Bridgeport officially bends its special education busing policy
BRIDGEPORT — A school district policy that bars transportation of special needs students to and from babysitters or relatives has apparently been bent for years.
Then the district hired a new executive director of specialized instruction this fall who began playing by the rules.
On Thursday, the school board voted 6-0 to suspend the policy.
At least temporarily, under certain circumstances and with a signed waiver by a parent or guardian, special needs students can be picked up and dropped off somewhere other than their home.
The change is expected to go into effect on Monday.
“Why hurt people we were elected to protect?” asked Board Member Chris Taylor. “I congratulate the person who has been accommodating these parents. Whoever did it, I support 100 percent.”
Acting Schools Superintendent Michael Testani said he’s heard from as many as 50 parents since letters went out over the summer telling them their children would be picked up and dropped off at their home addresses.
“I am not asking you to change policy, but we do have some hardship cases,” Testani told the board. They include families who leave early in the morning for work and who can not leave severely disabled children alone waiting an hour or more for their pick up.
One particularly persistent caller was a grandmother who said her grandson started kindergarten this year at Black Rock School. She said her daughter initially thought the letter she received was in error. Since he began preschool, the child had been transported to and from his provider in Bridgeport.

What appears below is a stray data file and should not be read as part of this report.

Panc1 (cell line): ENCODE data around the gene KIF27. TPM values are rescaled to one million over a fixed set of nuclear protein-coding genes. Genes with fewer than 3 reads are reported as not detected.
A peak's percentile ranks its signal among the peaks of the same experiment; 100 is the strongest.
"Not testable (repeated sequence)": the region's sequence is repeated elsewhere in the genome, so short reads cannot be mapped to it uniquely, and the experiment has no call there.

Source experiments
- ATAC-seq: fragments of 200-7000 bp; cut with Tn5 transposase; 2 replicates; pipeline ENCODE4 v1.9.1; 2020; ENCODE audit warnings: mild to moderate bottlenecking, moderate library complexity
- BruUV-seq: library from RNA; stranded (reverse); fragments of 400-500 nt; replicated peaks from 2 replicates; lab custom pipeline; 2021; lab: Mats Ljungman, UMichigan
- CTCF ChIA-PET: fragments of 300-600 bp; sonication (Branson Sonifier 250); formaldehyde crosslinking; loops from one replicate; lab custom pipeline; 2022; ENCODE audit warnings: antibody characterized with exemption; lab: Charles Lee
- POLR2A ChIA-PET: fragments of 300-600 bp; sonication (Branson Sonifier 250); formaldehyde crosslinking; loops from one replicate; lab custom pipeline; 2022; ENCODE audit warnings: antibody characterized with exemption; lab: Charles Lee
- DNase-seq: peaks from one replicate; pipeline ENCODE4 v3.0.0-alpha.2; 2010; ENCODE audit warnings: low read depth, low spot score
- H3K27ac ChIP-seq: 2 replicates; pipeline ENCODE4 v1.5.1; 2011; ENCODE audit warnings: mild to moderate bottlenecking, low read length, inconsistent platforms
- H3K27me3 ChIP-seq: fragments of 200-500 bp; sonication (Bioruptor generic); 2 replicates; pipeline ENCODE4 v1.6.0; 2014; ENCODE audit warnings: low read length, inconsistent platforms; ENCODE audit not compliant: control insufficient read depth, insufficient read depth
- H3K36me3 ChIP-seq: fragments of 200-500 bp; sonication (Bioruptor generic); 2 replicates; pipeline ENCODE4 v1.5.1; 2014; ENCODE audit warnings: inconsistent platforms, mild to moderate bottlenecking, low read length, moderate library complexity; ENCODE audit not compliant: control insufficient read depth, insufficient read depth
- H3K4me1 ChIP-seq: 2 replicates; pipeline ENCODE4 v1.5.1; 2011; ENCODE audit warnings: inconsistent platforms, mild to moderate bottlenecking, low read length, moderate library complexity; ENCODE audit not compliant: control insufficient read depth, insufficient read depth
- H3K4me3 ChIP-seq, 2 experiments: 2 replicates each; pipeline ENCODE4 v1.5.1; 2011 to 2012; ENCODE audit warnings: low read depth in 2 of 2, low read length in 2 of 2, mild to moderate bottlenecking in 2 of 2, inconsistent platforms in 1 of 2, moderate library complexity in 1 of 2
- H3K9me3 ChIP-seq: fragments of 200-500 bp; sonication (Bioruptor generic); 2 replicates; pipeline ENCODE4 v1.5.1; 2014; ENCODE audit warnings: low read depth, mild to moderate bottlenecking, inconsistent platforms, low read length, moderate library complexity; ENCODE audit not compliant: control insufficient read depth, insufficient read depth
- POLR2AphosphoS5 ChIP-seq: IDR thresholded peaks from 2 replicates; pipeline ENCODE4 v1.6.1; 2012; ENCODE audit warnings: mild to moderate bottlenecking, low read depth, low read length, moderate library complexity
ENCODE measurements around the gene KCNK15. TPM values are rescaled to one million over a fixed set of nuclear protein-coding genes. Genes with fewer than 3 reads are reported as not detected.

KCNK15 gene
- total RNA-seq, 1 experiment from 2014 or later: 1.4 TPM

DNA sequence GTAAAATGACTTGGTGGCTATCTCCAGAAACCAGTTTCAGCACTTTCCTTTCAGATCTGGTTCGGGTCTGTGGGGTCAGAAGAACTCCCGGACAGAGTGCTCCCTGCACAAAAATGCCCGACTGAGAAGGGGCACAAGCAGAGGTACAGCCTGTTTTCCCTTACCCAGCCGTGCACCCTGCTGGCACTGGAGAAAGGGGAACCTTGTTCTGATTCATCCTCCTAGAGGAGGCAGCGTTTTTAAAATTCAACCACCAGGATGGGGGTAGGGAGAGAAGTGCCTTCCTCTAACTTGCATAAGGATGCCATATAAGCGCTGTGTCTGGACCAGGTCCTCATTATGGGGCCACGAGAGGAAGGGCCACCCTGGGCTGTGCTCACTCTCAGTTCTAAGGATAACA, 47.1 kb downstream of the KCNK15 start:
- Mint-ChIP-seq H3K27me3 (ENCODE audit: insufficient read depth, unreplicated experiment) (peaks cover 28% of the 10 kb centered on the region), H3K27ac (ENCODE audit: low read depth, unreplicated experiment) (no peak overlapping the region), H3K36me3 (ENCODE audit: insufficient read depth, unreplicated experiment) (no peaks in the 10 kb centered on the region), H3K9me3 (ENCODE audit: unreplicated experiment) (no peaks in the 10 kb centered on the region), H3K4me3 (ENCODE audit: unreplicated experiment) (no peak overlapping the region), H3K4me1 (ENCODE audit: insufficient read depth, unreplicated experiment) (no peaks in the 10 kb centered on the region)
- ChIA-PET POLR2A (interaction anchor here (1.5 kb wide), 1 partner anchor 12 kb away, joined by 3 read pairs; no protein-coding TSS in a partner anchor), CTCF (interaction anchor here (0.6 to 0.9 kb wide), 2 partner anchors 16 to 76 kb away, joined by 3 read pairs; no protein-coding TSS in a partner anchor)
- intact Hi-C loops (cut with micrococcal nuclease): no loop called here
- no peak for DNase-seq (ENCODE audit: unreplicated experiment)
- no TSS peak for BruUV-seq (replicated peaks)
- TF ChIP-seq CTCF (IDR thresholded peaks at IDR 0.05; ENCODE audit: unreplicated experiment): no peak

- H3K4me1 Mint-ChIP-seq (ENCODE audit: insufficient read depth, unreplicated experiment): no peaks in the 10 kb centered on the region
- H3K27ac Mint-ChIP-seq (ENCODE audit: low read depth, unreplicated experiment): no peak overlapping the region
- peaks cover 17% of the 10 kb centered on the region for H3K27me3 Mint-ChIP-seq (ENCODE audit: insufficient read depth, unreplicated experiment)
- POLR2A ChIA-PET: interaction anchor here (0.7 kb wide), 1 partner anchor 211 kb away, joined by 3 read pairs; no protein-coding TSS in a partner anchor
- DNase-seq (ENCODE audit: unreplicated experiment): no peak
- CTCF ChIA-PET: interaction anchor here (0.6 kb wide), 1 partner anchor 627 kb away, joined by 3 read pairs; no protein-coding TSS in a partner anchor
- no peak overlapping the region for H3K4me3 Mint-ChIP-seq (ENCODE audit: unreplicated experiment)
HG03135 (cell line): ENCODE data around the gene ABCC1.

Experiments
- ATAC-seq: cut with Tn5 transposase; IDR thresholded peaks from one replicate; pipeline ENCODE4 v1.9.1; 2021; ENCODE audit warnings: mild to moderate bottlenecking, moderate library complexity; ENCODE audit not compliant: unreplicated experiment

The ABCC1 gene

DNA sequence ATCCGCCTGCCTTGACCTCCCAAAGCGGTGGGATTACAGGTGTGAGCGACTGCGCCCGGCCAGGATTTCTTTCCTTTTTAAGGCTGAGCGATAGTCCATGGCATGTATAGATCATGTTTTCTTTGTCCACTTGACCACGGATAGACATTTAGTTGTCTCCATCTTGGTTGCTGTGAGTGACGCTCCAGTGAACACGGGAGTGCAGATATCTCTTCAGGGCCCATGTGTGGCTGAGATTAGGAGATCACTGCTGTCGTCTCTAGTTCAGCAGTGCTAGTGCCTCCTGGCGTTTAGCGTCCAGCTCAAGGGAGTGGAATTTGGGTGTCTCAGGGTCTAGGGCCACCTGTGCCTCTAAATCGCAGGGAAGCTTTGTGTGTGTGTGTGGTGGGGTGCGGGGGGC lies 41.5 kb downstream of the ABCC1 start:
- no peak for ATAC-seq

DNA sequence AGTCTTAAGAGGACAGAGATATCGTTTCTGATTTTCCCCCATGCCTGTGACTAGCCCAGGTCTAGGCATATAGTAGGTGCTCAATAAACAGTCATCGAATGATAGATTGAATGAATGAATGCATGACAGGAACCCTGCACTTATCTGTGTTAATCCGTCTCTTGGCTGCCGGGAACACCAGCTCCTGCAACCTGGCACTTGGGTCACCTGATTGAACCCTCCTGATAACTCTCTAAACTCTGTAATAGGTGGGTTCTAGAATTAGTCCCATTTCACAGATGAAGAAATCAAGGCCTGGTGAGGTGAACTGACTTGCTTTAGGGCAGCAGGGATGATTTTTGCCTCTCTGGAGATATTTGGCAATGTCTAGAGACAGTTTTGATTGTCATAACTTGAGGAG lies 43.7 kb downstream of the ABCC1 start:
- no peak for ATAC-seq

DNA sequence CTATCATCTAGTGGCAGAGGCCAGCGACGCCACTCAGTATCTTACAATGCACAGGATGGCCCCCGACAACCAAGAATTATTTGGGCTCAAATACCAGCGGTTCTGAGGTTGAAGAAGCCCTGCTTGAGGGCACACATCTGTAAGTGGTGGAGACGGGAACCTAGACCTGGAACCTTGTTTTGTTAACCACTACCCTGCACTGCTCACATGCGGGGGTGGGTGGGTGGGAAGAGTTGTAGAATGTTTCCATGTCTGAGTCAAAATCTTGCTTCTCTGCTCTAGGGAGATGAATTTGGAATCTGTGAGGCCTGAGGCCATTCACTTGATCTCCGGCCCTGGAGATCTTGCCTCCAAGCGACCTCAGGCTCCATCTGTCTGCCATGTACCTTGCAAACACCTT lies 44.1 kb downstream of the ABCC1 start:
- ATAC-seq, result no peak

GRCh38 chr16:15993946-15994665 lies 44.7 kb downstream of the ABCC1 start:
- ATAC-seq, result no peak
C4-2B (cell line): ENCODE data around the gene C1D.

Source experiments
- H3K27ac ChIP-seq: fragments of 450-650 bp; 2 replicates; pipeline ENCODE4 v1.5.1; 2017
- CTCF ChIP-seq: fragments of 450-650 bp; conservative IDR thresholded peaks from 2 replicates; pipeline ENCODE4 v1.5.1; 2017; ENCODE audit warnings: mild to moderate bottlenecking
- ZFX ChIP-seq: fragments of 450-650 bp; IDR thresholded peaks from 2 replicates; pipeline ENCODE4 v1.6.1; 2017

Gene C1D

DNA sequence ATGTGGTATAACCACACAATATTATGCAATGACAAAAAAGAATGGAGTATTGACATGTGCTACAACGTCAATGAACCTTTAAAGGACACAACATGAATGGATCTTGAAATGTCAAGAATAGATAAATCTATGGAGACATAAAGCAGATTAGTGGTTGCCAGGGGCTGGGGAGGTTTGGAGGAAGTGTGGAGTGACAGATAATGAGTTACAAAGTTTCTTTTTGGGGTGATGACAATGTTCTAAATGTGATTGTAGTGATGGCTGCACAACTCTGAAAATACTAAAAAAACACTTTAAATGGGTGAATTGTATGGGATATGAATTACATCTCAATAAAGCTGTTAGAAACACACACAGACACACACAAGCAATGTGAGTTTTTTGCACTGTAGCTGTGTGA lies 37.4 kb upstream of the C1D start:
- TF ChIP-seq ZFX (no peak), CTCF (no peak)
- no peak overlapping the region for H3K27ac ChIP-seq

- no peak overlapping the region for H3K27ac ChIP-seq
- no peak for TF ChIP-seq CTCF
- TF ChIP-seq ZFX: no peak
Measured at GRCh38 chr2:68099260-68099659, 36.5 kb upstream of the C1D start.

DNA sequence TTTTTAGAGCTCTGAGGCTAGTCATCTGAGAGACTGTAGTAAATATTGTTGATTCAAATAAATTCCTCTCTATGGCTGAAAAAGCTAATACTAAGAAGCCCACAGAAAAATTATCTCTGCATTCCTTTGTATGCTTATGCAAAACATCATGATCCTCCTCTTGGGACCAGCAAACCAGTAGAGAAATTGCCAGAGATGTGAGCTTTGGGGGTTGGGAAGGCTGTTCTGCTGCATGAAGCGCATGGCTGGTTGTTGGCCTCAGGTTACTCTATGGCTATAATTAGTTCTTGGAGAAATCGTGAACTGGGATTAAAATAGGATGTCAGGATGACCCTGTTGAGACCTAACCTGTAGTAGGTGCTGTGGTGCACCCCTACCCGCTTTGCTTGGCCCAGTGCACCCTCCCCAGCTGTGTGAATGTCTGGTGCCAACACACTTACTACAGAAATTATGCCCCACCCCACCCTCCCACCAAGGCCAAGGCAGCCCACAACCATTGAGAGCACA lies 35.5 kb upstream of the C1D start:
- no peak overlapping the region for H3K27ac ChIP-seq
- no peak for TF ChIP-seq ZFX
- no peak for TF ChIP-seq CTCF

“Unless this is changed, it will negatively impact my grandson with special needs,” said the grandmother, who appealed to Testani, Special Education Director John Oddo and members of the school board.
Taylor said he has heard from a number of parents. Board members Hernan Illingworth and Maria Pereira said they each have heard from at least one.
”I am in favor of looking at (the) whole policy,” said Illingworth. “As a parent, I understand completely. Sometimes our parents need to work two or three jobs just to make ends meet. Some go to work very very early.”
Pereira said she was in favor of making exceptions as long as there are perimeters and the board works to permanently adjust its policy.
For now, exceptions will be made for special needs students who get door to door service. The alternative location has to be in the city, not add to school transportation costs and be consistent.
“We can’t pick up in one place and drop off in another,” Testani said.
There will be an application and parents must sign a liability waiver.
Board Chairman John Weldon also asked that the request be limited to once a year.
“It can’t change week to week,” he said.
He also wants parents to know the arrangement is subject to change based on permanent changes to policy.
School Board Member LaMar Kennedy, who is a special education teacher in Waterbury, pointed out that during Planning and Placement Meetings held annually for special needs students, transportation accommodations are often written into students Individual Education Plan.
That is how many other school districts handle it, including Shelton Public Schools.
“Depending on the IEP parameters, we do pick-up/drop-off according to parent request,” Shelton schools Superintendent Chris Clouet said.
Shelton’s policy allows for accommodations to be made for special education pupils on an individual basis.